Wondering How Customer Data Platforms Relate to Other Marketing Systems? Here’s a Picture
I was asked the other day about the distinction between Customer Data Platforms and Journey Orchestration Engines. My immediate answer was “Some CDPs are JOEs and some JOEs are CDPs. A CDP is a JOE if has journey orchestration. A JOE is a CDP if its data is accessible to other systems. Think Venn diagram with two intersecting circles.” It’s not clear the answer helped, but it did get me thinking about clarifying with a Venn diagram. The diagram I originally had in mind was this one, showing that CDPs unify customer data and make it available, while JOEs unify customer data and select messages. Systems that do all three are both a CDP and a JOE.
On reflection, that’s not the right way to draw a Venn diagram. Each circle should represent one set of traits. So, the picture should really look like this:
That’s fine, but it seems odd that “unify customer data” has no system associated with it. Is there a type of system that just unifies customer data without making it accessible or selecting messages? Come to think of it, there is. Systems that just do customer matching used to be called Customer Data Integration but I don’t hear that much anymore. Sometimes people talk about Identity Resolution but mostly it seems that Customer Data Integration has been absorbed by the larger category of Master Data Management (MDM) systems, which integrate all kinds of data. So, let’s add MDM as the label for that.
But why stop there? Let’s see how other systems would fit into the diagram. First to come to mind was marketing automation platforms (MAPs), which also select messages (like a JOE) but don’t build a unified customer database or offer open data access. The diagram with MAPs included looks like this:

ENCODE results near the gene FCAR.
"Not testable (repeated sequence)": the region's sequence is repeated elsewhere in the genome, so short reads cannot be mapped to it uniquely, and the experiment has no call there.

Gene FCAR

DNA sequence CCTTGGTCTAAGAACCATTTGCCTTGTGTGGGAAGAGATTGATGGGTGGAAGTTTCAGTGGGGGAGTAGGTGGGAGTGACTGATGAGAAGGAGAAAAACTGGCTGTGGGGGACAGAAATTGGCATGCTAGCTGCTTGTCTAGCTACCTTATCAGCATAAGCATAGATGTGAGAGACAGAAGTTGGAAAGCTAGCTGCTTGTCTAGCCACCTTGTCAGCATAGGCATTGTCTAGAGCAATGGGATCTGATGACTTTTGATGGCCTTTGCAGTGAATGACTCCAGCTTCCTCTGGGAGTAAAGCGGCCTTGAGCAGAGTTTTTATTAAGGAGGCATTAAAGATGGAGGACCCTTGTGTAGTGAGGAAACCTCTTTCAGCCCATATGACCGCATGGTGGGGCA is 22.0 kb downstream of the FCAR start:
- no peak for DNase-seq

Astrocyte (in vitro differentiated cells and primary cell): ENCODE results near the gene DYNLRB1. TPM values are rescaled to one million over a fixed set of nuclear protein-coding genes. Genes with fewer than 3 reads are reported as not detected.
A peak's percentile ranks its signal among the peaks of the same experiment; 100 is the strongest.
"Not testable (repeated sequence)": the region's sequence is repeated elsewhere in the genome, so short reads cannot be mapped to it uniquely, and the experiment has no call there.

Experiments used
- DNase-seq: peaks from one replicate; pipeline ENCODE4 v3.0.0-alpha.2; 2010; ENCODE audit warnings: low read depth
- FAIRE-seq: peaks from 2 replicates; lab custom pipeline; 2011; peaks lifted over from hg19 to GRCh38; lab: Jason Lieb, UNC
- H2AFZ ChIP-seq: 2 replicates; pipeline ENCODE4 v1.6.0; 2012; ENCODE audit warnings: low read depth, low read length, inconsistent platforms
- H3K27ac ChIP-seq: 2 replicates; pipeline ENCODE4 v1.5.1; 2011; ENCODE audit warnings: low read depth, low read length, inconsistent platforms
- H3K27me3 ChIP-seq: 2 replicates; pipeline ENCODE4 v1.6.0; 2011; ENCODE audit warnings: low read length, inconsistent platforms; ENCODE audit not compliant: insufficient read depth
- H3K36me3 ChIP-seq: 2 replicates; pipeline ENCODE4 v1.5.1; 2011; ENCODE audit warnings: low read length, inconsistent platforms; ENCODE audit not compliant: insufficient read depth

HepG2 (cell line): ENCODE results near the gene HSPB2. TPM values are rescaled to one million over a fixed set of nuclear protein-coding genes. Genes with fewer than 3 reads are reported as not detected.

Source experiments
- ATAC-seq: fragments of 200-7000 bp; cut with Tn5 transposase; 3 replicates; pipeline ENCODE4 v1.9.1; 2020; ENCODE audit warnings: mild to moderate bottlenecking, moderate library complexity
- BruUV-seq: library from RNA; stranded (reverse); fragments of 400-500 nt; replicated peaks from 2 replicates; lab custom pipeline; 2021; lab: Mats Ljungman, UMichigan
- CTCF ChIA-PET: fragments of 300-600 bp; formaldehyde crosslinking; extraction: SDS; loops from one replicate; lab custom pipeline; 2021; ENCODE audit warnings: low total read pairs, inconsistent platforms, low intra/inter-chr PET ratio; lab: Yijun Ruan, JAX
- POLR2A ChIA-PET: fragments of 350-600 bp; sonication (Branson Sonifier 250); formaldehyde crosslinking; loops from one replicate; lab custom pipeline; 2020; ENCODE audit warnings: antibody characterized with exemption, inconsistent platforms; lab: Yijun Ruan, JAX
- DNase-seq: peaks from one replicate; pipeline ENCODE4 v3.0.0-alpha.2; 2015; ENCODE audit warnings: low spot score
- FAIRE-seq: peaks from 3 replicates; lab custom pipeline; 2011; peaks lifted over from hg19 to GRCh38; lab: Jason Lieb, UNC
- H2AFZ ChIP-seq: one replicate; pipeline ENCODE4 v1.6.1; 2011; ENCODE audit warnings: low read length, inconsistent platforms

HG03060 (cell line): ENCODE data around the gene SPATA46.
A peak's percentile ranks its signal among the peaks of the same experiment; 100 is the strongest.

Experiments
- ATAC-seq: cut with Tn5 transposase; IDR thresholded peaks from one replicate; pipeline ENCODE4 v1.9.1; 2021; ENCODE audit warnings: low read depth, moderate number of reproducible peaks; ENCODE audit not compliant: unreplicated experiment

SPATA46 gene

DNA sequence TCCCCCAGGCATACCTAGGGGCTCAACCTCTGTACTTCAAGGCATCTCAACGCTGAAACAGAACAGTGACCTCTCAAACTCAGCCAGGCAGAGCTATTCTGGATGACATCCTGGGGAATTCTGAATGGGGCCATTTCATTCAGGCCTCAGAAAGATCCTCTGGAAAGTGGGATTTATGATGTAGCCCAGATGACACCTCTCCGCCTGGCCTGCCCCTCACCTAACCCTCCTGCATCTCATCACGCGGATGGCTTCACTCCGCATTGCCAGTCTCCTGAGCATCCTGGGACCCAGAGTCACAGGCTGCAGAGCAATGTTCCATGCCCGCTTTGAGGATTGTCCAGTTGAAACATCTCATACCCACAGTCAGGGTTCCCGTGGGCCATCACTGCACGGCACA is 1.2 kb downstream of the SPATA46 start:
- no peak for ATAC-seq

The next is a Data Lake. It provides open data access like a CDP, but doesn’t build a unified view of the data. Adding that to the diagram gives us:
Hmm, what about CRM? In many ways, it’s out there with MAP: another system that selects messages but doesn’t build a unified database. So, we need to introduce a new split, of marketer-controlled vs. sales controlled. I’ll give control a different color for clarity. Apologies to CRM people that your circle is so tiny; I’m not suggesting anything about the importance of your systems.
Still thinking about control, Data Management Platforms (DMPs) look a lot like Marketing Automation Platforms: they’re marketer-controlled systems that select messages (sort of) but don’t unify data from all sources or provide open access. So, unless we want to further subdivide the marketer controlled space, they share the same location as MAPs.
Since control has its own color, Data Lake and MDM jump out as not having an owner. In fact, they’re both typically owned by corporate IT, so we can easily add that circle.
This raises one more question: is there an IT-controlled equivalent of a CDP? That would be a system that unifies customer data and provides open access but is owned by IT not marketing. You betcha. It might be an Enterprise Data Warehouse (EDW) if that has all the access features of a CDP (high speed, flexibility, etc.). But most EDWs don’t meet that standard. So, let’s just call it an Enterprise-controlled CDP, or ECDP, if you’re wild and crazy enough to accept a four-letter acronym. You’ll remember there’s some debate about whether marketing or IT should really own the CDP. This doesn’t provide an answer but it does give a clearer picture of the question.
I’ve summarized this information in a table below. Still confused? We just posted a answers to Frequently Asked CDP Questions on the CDP Institute blog. Maybe that will help.